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    Private Sector Interest in Icebreakers Grows as Arctic Trade Opens

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    US Ambassador to Finland Charles Adams Jr. said that discussions have already begun within the business community to meet the demand for icebreaker services to escort merchant vessels through the newly opening Arctic Northern Passage.

    WASHINGTON (Sputnik), Leandra Bernstein — Discussions have already begun within the business community to meet the demand for icebreaker services to escort merchant vessels through the newly opening Arctic Northern Passage, US Ambassador to Finland Charles Adams Jr. told Sputnik on Friday.

    "What I see happening is the formation of a consortium, probably a private sector consortium to operate icebreakers to provide icebreaking services to merchant vessels… generating $500,000 per ship in transit fees," Adams said.

    Adams noted the private sector initiative is "under active discussion" within the business community and added that shipbuilders, specializing in icebreakers, will "inevitably" see growing interest from the private sector, not just governments.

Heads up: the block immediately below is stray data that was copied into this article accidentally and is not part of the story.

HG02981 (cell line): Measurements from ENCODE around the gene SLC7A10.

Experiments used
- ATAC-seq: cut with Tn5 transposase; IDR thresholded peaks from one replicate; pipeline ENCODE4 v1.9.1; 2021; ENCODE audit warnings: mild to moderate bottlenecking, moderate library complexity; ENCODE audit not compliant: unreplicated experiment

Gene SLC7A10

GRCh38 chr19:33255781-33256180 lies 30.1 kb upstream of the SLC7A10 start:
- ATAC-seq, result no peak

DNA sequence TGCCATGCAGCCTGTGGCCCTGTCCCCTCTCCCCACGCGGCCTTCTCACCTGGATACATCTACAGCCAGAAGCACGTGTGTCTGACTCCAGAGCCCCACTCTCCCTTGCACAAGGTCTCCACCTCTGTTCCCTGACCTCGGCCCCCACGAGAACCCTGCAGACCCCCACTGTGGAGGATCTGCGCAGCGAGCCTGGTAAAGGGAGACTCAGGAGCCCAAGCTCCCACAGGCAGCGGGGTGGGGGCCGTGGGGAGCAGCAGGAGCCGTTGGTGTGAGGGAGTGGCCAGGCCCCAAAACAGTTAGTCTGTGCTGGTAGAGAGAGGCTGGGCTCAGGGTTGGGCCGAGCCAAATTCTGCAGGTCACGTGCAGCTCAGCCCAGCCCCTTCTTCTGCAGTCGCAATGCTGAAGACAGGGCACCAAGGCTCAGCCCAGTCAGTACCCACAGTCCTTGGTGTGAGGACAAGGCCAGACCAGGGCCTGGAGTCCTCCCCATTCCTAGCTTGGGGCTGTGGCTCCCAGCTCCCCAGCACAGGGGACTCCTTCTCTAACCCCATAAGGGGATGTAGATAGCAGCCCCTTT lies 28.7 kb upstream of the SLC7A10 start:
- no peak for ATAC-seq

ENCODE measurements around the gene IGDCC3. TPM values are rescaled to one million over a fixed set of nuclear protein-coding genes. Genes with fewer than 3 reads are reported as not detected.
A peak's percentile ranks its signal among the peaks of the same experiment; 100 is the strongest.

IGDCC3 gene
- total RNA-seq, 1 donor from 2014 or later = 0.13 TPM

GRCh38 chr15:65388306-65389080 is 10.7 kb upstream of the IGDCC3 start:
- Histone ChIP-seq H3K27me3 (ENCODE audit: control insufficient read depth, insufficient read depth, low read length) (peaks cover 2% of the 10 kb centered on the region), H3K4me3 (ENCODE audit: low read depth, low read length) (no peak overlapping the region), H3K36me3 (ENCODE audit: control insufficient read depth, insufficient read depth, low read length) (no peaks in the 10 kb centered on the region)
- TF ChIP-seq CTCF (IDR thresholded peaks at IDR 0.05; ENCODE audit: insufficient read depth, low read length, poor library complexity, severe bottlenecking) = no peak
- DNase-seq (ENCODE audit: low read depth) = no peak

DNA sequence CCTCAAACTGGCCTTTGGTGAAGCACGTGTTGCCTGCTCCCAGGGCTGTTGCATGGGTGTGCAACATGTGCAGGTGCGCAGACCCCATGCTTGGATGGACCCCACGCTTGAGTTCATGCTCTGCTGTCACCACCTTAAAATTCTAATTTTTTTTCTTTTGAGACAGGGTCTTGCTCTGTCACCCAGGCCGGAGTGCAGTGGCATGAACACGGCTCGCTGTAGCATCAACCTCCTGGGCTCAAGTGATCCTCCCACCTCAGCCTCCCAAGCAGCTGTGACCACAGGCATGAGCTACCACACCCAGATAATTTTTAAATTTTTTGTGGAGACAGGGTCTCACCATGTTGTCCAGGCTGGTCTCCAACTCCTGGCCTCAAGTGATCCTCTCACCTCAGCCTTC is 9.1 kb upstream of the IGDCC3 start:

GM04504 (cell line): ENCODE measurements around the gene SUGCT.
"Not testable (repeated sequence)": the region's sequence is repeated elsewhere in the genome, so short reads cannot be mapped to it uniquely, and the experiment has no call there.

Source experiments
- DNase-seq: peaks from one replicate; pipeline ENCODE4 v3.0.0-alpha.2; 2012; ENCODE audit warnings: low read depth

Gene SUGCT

Warming global temperatures have contributed to the recession of ice cover in the Arctic, allowing for increased commercial and other maritime activities across Northern Passage, a long sought-after, shorter trade route from Asia to Europe.

    Russia currently has the largest icebreaker fleet, with six nuclear-powered icebreakers, more than 30 ocean-going icebreakers, and more than half a dozen under construction. Russia is also developing two impressive new nuclear icebreakers as part of Project 22220, capable of cutting through ice 13 feet deep.


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